Both Battisson and Newhouse said the decision means the minister can’t have “two bites of the cherry” when deciding if a refugee can enter Australia.
Rares ordered Dutton to make a “prompt decision” on Deva’s visa application. Battisson said Dutton had not yet made a decision. Deva was moved from a Sydney detention centre to other accommodation on Jan. 6 but remains under guard. The government still has several weeks to notify Battisson of an appeal, and there is a strong chance the case will end up in the High Court.
Both the Working Group on Arbitrary Detention, which is overseen by the Human Rights Council, and Australia’s Human Rights Commission have found Deva’s detention is arbitrary and contrary to international law.
Battisson said that when she started working on indefinite detention cases five years ago, two to five years in detention was considered “outrageous”.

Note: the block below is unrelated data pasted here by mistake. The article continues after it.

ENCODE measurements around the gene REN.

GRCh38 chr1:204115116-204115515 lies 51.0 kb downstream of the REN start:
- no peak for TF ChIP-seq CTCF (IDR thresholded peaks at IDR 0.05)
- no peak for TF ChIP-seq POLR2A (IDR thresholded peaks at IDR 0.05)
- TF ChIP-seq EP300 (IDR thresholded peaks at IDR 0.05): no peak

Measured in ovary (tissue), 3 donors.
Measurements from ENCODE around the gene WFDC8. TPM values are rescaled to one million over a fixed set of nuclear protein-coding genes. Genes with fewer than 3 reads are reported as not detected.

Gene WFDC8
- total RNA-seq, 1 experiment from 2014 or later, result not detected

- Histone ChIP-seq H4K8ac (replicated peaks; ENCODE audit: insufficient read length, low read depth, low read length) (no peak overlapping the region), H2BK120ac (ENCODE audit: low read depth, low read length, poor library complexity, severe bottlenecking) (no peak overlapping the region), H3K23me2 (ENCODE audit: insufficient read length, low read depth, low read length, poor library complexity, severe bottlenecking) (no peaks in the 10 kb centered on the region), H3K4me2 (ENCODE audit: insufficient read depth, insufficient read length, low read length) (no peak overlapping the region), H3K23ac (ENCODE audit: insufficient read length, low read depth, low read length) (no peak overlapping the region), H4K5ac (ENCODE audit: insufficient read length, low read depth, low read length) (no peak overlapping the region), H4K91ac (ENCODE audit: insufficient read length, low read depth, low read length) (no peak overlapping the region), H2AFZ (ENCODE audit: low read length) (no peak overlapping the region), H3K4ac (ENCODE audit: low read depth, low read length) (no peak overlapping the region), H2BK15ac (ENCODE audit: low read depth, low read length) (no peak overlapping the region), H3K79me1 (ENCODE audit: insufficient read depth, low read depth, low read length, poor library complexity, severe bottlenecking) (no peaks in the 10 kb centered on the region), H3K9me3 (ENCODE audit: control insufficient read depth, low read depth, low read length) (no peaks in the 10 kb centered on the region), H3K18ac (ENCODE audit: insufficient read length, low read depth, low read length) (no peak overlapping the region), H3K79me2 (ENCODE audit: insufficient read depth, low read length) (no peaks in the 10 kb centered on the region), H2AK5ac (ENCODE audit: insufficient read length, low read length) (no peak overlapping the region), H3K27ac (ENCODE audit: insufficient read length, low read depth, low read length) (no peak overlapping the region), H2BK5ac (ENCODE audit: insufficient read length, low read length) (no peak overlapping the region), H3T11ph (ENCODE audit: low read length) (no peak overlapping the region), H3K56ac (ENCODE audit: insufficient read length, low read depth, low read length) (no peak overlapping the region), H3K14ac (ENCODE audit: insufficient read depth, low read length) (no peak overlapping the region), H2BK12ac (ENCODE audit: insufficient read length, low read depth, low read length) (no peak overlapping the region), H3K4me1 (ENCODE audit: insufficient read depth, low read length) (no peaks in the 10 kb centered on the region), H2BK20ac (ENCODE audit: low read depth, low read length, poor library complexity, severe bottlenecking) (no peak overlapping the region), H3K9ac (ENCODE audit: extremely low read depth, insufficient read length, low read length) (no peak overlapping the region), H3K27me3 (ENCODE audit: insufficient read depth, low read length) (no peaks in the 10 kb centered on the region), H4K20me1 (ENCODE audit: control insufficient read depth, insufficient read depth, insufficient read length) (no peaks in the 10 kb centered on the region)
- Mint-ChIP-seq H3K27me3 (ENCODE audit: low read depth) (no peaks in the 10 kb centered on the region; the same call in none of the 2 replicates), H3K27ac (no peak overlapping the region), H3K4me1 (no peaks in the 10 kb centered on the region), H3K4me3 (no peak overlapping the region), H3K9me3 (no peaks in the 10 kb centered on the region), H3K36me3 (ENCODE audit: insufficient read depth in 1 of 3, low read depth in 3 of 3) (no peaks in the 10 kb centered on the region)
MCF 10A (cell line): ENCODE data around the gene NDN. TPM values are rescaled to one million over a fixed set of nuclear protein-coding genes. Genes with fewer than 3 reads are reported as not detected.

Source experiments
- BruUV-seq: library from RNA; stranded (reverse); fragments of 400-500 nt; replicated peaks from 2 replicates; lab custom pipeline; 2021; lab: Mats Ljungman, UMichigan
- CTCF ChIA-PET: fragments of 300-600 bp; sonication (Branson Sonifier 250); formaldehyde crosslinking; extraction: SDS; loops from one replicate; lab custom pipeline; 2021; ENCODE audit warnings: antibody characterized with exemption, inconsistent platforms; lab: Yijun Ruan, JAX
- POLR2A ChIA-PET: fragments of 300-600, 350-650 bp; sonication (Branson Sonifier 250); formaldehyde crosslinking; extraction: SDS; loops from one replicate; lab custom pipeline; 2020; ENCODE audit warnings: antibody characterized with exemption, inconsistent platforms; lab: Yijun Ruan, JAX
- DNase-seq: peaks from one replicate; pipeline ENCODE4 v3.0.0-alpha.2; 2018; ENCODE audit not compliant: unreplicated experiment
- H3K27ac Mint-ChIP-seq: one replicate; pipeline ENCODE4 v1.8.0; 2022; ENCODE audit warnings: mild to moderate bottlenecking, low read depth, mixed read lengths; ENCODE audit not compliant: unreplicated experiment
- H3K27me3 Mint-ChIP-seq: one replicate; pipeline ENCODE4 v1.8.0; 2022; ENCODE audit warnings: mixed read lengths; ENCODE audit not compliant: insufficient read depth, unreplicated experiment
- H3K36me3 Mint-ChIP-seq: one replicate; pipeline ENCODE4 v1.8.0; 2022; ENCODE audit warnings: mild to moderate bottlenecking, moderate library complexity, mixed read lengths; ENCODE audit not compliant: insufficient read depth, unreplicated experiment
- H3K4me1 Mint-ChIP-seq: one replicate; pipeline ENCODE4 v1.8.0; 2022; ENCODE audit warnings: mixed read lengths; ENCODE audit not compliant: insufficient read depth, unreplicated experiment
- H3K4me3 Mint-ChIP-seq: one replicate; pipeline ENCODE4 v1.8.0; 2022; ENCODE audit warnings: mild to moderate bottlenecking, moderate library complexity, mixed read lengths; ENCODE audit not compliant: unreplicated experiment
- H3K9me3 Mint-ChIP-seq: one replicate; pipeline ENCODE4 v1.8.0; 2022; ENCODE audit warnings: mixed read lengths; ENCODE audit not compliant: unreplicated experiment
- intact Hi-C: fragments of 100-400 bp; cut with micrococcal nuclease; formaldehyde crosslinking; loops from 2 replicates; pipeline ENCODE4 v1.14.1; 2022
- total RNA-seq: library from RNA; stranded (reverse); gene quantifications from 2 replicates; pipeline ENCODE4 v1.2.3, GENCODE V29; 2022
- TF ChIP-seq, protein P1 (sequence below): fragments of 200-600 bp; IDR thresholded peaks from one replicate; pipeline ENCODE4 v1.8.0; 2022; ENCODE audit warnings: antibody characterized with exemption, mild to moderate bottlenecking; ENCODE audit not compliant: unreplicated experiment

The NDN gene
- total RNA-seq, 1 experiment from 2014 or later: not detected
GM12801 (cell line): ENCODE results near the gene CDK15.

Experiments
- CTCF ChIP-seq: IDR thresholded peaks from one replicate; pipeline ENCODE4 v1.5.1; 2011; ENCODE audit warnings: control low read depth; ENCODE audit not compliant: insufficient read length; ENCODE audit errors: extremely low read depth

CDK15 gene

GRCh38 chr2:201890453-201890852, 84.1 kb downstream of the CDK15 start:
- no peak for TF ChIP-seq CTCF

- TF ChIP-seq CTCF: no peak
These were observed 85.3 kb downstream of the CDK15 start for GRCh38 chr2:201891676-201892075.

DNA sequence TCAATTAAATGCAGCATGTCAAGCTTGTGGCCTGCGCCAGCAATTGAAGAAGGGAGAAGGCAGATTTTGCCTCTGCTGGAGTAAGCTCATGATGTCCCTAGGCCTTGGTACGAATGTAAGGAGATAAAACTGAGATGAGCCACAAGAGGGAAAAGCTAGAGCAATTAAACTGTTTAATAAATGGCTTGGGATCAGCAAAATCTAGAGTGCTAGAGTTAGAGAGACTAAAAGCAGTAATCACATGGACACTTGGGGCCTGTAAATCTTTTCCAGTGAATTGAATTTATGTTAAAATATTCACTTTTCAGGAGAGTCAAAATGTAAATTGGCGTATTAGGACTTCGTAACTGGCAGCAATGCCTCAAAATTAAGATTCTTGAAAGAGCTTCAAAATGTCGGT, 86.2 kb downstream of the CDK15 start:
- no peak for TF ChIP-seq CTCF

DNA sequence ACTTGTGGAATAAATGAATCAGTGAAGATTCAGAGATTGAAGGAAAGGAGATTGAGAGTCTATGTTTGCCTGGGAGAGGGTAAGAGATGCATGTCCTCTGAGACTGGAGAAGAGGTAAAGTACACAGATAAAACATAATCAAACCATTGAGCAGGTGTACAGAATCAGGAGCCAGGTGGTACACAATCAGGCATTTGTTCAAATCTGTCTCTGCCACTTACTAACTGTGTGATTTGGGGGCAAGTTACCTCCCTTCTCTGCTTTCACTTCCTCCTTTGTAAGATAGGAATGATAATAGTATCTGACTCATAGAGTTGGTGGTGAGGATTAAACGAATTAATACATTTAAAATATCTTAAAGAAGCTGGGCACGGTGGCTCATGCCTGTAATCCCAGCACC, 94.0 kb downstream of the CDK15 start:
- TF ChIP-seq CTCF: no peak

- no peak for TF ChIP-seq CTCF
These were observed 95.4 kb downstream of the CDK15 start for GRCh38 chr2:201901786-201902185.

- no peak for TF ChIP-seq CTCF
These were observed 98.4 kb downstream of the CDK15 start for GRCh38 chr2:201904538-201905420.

“Half a decade along, people are still there, and it’s very normal to see people there for seven or eight years,” she said.
Deva’s detention is among the longest. In the years since he was detained, Australia has changed its prime minister five times.
At the end of October 2019, over 22% of the 1,400 people in immigration detention had been held for longer than 730 days. The average period in detention was 496 days.
An August 2017 report by the Commonwealth Ombudsman found that 122 people had been detained for more than five years. Of those, 24 had been detained for six years or more, and the Ombudsman said there were “considerable barriers to them being released from detention”.
The Department of Home Affairs did not respond to a request for comment.
This post has been updated to clarify details of Deva's current detention.